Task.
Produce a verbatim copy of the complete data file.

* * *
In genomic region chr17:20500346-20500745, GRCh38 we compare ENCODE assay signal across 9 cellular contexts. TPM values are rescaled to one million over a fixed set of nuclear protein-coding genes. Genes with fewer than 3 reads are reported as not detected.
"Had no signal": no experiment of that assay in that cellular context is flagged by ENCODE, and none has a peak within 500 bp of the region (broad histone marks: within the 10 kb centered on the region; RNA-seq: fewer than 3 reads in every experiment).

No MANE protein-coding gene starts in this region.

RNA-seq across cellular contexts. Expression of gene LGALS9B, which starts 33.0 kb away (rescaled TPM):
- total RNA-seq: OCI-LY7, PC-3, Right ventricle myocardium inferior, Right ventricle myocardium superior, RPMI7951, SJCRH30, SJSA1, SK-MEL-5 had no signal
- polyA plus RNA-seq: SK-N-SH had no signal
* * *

In genomic region chr17:20500346-20500745, GRCh38 we compare ENCODE assay signal across 9 cellular contexts. TPM values are rescaled to one million over a fixed set of nuclear protein-coding genes. Genes with fewer than 3 reads are reported as not detected.
"Had no signal": no experiment of that assay in that cellular context is flagged by ENCODE, and none has a peak within 500 bp of the region (broad histone marks: within the 10 kb centered on the region; RNA-seq: fewer than 3 reads in every experiment).

No MANE protein-coding gene starts in this region.

RNA-seq across cellular contexts. Expression of gene LGALS9B, which starts 33.0 kb away (rescaled TPM):
- total RNA-seq: OCI-LY7, PC-3, Right ventricle myocardium inferior, Right ventricle myocardium superior, RPMI7951, SJCRH30, SJSA1, SK-MEL-5 had no signal
- polyA plus RNA-seq: SK-N-SH had no signal